The All apps list contains entries for both traditional desktop applications and universal apps from the Windows Store. To remove a desktop application, right-click the application in the All apps list and then select More > Open file location. In the File Explorer window that appears, find the application's shortcut and delete it. Microsoft doesn't provide an easy way to remove a universal app from the Start menu. You must explicitly uninstall it.

Exporting the modified Start menu

If you run Windows 10 Enterprise or Windows 10 Education, you can re-use a custom Start menu layout by exporting it using Windows PowerShell and then applying it to other Windows 10 devices. Exporting a layout creates an .xml file, which you can deploy to devices using Group Policy, Windows Imaging and Configuration Designer provisioning package or mobile device management (MDM).

One decision you need to make for such an export is whether to apply a full or partial Start layout. With a full Start layout, users can open and use apps but they can't pin, unpin or uninstall apps from the Start menu. A partial Start layout protects tile groups from being modified while allowing users to modify other aspects of the Start menu layout.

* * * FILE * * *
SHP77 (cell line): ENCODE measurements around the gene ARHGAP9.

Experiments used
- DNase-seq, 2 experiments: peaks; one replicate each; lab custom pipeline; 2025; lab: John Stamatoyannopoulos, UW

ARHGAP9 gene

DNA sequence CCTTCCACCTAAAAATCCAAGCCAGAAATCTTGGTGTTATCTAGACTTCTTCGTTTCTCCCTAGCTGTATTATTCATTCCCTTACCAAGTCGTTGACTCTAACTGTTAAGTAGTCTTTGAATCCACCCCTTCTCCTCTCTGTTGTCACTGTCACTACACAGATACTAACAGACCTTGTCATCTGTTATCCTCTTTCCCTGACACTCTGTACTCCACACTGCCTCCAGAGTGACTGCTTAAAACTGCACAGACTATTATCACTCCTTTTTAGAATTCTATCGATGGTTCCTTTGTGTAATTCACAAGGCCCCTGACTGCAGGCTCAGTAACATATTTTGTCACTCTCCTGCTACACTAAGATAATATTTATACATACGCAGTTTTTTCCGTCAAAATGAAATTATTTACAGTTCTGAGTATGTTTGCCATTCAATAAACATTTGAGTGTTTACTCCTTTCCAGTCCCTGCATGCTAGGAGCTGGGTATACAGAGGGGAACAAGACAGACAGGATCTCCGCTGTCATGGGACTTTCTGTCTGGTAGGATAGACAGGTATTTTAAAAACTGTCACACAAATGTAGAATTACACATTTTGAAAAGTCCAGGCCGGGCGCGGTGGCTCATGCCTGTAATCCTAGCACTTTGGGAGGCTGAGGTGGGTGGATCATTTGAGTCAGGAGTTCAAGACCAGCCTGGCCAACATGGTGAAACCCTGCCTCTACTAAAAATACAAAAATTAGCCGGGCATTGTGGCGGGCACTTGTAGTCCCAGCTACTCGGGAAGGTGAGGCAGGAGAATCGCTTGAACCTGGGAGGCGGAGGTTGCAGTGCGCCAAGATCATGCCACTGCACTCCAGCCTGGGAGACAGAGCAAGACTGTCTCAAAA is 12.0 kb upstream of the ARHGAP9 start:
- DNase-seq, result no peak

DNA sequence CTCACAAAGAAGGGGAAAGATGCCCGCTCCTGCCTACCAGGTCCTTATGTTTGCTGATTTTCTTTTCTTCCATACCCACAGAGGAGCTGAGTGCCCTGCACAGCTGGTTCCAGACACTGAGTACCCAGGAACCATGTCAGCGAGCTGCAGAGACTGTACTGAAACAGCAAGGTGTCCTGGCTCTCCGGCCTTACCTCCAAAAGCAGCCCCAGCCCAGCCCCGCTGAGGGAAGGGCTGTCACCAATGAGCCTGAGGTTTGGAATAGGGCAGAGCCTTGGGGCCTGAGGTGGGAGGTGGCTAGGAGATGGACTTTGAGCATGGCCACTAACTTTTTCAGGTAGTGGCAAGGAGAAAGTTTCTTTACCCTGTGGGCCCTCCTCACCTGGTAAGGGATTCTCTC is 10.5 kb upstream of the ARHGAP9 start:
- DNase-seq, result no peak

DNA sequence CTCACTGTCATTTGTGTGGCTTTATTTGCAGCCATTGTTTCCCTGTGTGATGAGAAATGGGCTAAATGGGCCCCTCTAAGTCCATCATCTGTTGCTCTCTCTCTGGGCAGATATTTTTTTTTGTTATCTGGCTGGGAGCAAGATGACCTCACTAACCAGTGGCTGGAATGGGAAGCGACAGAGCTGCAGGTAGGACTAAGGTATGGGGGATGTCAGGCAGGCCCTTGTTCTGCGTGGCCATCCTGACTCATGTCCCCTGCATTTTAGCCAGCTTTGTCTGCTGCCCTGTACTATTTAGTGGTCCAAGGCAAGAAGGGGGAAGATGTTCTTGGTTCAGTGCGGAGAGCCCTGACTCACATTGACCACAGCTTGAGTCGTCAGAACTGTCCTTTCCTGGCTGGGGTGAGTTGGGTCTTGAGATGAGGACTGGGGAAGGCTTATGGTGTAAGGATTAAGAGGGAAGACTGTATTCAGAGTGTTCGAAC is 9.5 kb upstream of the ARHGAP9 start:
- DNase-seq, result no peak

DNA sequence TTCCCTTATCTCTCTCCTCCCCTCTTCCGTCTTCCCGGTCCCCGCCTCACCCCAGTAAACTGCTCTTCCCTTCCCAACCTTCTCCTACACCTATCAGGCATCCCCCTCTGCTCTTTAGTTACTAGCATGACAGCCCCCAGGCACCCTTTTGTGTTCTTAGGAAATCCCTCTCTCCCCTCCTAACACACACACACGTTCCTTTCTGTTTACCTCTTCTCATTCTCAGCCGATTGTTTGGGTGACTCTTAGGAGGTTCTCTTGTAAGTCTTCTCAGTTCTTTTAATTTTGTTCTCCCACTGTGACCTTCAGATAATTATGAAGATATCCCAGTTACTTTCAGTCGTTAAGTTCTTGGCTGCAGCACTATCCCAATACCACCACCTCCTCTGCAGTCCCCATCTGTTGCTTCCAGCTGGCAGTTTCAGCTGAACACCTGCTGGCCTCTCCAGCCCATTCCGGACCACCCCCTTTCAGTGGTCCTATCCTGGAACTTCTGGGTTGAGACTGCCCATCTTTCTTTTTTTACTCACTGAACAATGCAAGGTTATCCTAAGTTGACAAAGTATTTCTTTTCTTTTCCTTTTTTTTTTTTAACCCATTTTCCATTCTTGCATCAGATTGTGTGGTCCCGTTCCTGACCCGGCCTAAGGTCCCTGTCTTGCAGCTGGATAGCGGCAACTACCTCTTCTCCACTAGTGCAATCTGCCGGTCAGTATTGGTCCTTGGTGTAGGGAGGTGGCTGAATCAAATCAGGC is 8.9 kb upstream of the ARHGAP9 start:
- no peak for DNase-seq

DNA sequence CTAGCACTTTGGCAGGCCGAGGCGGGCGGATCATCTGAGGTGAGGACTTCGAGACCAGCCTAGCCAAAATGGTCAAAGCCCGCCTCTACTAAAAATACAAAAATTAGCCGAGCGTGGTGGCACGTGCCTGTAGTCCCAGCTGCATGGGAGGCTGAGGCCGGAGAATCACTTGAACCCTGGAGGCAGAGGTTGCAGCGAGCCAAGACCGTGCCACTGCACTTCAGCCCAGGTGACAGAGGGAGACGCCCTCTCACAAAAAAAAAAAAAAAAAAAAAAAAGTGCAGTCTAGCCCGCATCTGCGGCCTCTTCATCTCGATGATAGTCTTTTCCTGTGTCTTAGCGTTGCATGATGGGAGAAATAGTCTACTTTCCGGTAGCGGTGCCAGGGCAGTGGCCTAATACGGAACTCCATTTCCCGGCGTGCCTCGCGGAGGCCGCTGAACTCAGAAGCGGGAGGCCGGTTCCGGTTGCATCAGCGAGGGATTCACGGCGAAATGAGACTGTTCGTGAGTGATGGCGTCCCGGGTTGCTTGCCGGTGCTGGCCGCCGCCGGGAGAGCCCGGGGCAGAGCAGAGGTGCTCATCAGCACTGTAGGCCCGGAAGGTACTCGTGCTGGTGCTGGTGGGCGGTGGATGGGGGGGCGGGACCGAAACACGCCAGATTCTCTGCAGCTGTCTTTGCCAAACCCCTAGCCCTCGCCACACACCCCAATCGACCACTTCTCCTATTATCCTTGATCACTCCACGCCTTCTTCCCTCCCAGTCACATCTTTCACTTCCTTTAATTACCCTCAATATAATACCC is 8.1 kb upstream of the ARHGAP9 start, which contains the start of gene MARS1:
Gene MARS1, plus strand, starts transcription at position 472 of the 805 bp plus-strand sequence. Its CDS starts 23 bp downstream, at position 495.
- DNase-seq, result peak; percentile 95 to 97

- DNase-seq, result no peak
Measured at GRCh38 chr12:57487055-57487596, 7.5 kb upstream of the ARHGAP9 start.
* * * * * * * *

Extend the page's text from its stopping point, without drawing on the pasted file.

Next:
Windows Start menu alternatives

The Windows 10 Start menu isn't your only menuing option, either. Start10 ($5) and Classic Shell (free) are customizable replacements for Start. In fact, when we experienced Windows 10 Start menu problems in the fall of 2015, due to a then-unknown compatibility issue between Windows 10 and Dropbox, we installed and used Start10. We still use it on some computers because it mimics the Windows 7 Start menu, which is a comfort zone for some users (including your humbled authors).

Related video: How to uninstall Windows 10 apps and programs

This story, "How (and why) to customize the Windows 10 Start menu" was originally published by CIO.

Copyright © 2016 IDG Communications, Inc.